Kind of odd for a trimmer/hoofcare provider to write a blog post titled “It’s Not About the Trim,” isn’t it? Maybe. But I wouldn’t be a true hoof geek if I didn’t seek to find the best ways to grow a healthy hoof, now would I? 😉
I am involved in helping people troubleshoot ways to improve their horses’ hoof-based lameness. Don’t get me wrong, I’m not a vet. I just like trying to help horses feel better in the simplest and most money-saving ways possible. Because of this, I hear a lot about how people are rehabbing their horses’ various lamenesses, and what they have done that is successful (or not!).
I hear a lot of talk about “trim methods” as the saving grace for their horse. I am not saying they are wrong, or that they have not seen improvement. But as the saying goes, “every method will work for some, no method will work for all.” (Or maybe that isn’t a saying, but I sure say it a lot!).
Because of this, my Facebook group has one MAIN rule: “no specific trimming advice.” We aren’t with the owner to see the horse in person, and we can’t see how the horse moves, or lands, or shift its weight as it’s standing, etc. We can’t make blanket statements about a trim just from a picture. And it’s likely a certain trim won’t save the horse, anyway.
I tend to cringe when people adhere so diligently to one trim method, especially if it involves putting down others’ work and knowledge. No one has all the answers, and if they claim they do, they are in for a surprise at some point when something stumps them.
That’s not to say that there aren’t detrimental trims. There are. There are approaches that remove all source of protection a horse has. There are times when a trimmer or farrier unknowingly removes something a horse needs to be comfortable, whether because of how they were taught, a desire to make the hoof “pretty,” or not realizing the horse needed it. This can absolutely make a horse uncomfortable. But I’m looking at the other end of things – you can’t trim your way into a good hoof. It can certainly help, but other variables can help even more.
Here, I want to talk about two very important aspects of hoof health: diet and movement.
Diet plays such a large role in hoof health (and overall health), and often it is overlooked. I am not saying that owners ever SEEK to feed their horses a terrible diet. In fact, most owners do a lot of research and try to find a feed that seems to supply daily needs. If I tell you that your diet needs adjusting, it is not a personal attack, nor is it some sort of judgment on your horsekeeping skills. It is just a statement that something isn’t working for the horse, as seen through the feet.I have been meaning to write a blog post on diet, but debating whether it’s needed because Dr. Kellon has written so much on it, and Pete Ramey did such a great job giving an overview here. I don’t believe I can improve on these. That being said, I’ll give you the quick lowdown:*Avoid excess sugars and starches. Test hay if you can. Make sure all your feed, if at all possible, is less than 4% starch and less than 10% ESC+Starch. Often this means removing grain, and even those “low sugar” balancers. Find a good forage replacement as a “carrier” for minerals. I personally like Standlee timothy grass pellets, or Triple Crown Timothy Balance Cubes.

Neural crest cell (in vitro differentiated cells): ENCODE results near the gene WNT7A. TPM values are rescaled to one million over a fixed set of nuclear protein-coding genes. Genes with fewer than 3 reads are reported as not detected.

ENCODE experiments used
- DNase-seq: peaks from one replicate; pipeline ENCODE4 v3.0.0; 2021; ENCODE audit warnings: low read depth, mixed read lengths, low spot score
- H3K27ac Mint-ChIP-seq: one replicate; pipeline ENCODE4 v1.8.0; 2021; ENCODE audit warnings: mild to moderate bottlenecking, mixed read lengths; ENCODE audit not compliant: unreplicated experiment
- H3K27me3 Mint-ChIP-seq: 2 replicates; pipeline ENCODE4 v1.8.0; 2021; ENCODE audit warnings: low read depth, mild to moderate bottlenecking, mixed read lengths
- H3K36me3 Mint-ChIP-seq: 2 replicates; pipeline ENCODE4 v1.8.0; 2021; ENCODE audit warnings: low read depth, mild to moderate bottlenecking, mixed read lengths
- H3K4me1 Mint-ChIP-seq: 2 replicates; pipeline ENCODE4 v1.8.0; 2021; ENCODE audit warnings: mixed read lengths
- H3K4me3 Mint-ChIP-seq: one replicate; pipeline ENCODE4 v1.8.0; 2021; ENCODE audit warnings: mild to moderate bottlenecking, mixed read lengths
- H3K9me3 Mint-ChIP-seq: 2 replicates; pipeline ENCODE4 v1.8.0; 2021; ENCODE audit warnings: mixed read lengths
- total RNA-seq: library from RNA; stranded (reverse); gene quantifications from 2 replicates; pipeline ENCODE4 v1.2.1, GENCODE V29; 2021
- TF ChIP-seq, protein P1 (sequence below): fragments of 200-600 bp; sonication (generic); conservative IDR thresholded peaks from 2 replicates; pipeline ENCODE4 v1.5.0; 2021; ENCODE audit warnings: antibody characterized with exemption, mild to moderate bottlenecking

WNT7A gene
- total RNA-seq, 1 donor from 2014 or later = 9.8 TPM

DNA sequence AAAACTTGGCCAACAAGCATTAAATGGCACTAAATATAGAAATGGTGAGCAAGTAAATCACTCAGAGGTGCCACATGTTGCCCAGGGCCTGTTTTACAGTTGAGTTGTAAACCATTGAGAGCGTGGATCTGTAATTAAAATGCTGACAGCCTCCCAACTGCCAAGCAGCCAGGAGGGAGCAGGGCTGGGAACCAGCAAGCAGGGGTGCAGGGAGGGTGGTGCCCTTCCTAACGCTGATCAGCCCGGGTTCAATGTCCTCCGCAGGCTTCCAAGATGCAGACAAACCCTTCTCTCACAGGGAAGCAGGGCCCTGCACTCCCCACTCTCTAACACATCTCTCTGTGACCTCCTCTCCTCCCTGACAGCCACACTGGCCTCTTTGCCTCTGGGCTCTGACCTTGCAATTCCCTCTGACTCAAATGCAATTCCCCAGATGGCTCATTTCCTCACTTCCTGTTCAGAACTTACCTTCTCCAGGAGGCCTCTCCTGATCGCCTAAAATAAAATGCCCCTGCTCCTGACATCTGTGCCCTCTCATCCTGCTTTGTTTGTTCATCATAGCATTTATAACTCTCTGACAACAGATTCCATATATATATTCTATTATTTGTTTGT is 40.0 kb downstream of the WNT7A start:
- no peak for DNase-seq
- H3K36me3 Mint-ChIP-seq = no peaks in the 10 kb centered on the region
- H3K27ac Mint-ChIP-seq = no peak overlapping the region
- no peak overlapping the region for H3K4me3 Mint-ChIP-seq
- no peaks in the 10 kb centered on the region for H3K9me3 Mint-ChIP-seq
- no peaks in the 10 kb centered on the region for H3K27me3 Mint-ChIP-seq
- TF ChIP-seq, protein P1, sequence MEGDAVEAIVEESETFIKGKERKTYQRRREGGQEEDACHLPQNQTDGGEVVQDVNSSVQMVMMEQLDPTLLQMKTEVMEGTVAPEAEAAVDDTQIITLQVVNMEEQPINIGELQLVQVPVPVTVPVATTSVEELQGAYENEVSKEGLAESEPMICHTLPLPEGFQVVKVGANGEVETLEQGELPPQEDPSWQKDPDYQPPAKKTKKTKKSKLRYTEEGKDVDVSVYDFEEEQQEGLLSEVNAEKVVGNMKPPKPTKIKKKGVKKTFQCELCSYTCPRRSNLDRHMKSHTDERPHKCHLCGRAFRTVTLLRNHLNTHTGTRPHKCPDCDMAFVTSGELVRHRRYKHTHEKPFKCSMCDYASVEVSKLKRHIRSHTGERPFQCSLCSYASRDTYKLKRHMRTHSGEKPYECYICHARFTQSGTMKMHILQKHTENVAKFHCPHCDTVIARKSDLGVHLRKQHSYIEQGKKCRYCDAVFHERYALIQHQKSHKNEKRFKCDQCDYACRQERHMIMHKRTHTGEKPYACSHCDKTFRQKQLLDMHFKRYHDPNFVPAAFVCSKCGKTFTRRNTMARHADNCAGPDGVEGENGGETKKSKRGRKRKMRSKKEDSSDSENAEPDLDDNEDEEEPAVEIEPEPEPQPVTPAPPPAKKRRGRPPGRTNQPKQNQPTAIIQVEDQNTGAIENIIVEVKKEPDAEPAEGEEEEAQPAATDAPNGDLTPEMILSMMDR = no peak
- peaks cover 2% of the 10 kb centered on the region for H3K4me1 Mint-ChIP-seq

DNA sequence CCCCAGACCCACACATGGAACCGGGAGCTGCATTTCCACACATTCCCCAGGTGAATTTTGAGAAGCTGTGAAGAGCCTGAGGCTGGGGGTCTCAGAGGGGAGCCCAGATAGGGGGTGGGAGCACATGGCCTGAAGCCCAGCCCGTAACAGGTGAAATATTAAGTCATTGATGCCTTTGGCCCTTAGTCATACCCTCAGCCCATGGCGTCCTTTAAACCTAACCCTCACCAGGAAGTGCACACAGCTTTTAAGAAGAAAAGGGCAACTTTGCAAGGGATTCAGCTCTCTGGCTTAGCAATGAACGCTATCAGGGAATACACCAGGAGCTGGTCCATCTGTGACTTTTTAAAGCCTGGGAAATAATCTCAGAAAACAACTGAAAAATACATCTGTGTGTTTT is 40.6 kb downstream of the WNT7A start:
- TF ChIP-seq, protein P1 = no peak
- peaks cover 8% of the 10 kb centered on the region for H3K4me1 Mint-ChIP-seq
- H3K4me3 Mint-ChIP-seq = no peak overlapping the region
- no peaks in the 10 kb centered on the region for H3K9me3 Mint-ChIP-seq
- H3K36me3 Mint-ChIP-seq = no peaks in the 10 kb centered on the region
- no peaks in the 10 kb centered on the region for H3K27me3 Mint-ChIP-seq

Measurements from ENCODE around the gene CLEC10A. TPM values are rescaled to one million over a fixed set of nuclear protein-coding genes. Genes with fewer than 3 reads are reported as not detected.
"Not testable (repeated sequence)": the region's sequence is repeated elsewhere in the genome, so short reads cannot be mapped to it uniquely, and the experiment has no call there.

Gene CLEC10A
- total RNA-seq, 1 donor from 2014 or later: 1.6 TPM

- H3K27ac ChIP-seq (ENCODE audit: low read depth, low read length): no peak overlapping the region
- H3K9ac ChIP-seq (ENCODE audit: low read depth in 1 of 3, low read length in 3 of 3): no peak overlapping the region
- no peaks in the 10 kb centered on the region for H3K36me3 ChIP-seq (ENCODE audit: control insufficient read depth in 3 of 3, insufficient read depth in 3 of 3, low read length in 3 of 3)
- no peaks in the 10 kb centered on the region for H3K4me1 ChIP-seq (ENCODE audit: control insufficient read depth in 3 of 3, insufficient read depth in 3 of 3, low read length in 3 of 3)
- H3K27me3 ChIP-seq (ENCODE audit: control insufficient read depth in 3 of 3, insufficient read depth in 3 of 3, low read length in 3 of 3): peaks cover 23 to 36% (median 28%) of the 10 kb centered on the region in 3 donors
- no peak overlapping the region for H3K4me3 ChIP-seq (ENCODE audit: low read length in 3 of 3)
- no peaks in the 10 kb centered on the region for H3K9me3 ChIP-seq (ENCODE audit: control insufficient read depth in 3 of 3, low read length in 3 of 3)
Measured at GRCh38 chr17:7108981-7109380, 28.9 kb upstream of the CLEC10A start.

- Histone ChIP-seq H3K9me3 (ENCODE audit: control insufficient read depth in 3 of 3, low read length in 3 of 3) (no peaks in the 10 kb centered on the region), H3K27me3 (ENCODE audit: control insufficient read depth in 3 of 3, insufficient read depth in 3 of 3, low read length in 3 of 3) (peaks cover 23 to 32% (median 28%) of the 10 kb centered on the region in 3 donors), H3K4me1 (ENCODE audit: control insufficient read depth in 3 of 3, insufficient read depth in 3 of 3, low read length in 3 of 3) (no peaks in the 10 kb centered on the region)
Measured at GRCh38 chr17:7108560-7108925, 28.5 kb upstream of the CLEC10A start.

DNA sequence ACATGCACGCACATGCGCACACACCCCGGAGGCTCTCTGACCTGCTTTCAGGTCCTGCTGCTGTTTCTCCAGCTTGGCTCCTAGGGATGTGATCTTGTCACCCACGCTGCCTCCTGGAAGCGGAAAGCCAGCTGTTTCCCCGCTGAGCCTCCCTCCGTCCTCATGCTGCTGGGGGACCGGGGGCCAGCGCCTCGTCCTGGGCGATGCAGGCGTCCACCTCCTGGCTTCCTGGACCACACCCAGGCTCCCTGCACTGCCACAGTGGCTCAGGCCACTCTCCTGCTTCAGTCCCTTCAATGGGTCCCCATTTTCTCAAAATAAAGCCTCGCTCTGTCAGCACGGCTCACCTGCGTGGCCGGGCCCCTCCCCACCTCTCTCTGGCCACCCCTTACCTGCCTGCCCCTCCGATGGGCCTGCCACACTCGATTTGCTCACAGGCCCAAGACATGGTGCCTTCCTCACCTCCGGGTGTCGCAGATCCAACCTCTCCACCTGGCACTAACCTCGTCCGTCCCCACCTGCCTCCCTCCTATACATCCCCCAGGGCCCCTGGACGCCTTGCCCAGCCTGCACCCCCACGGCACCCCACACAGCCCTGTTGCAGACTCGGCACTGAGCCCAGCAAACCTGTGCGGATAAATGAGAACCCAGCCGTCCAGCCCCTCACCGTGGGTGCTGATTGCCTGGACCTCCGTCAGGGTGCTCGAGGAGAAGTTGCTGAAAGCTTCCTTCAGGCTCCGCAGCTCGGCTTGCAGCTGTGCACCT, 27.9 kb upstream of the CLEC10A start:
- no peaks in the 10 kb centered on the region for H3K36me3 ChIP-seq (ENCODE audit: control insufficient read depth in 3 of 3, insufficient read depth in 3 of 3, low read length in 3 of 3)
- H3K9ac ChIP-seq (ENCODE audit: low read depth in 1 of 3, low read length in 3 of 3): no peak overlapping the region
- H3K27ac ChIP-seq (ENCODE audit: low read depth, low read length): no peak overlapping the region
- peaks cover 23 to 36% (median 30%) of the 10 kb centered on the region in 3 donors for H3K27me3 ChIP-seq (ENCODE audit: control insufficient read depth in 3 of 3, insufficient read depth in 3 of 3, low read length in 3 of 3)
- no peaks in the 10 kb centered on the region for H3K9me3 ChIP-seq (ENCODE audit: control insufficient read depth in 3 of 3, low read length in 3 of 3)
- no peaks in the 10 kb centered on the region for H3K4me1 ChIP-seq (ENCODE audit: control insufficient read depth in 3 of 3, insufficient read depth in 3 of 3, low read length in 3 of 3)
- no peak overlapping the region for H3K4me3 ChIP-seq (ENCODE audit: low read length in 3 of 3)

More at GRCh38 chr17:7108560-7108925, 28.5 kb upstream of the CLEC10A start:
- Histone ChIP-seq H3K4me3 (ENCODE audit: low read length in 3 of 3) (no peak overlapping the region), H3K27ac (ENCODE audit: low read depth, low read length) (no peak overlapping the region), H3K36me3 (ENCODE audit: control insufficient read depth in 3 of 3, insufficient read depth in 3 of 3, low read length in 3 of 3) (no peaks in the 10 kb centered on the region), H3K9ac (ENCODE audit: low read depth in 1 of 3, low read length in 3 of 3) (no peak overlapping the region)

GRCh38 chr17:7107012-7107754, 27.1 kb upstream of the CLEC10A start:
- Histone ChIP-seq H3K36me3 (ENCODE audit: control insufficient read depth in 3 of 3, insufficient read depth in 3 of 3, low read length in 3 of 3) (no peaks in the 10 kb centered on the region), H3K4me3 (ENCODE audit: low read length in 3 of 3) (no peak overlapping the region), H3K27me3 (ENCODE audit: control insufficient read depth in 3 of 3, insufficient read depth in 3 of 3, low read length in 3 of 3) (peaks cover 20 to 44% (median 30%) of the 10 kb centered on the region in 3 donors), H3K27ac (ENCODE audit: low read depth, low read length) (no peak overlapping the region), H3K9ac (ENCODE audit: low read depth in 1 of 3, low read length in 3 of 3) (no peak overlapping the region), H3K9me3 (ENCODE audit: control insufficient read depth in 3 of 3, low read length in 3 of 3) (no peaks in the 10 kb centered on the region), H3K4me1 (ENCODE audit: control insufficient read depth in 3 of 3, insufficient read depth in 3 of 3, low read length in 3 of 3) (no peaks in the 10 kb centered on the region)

*Make sure your horse has sufficient protein, and if in question, add amino acids. Many good supplements already include these.
*What is a GOOD supplement, anyway? The BEST supplement is made custom to your hay test. Where this isn’t possible, find one with good levels of copper and zinc, comparable to something like California Trace Plus or Arizona Copper Complete.
*Adjust to your horse’s individual needs. Is your horse a hard keeper, easy keeper, growing, in hard work, etc? All of this must be taken into account and each horse is an individual.
Nutrition might seem like the farthest thing you have to change when you’re trying to improve feet. But actually, it should be the first aspect of horse care that you take into consideration. It can make a world of difference.
A large part of hoof health has to do with movement. And I’m not just talking about heel first landings, although absolutely these are important. I mean getting your horse to move, comfortably, with those heel first landings. Whether this is through conformable surfaces like pea gravel and footing where they are confident to lengthen their stride, or adding this by the use of boots and pads, movement helps to stimulate hoof growth. The pressure and release on the internal structures in the hoof is what encourages hoof to grow. The more correct movement you have, the more growth is encouraged, and this correct movement allows correct wear of the foot as well.
Many often find that adjusting diet and utilizing mineral balancing, as well as ensuring good, balanced heel first movement, makes an incredible difference in the health and soundness of the horse. Not only is it possible that you will see improved, healthier new hoof growth, but you might even see a more willing, forward partner as well. With more correct movement, the horse doesn’t compensate in other areas for pain, and soon their whole body can move better.
When you aren’t happy with your horse’s feet or their soundness, instead of looking to the trim first, dive into nutrition and movement. It can pay off in the end!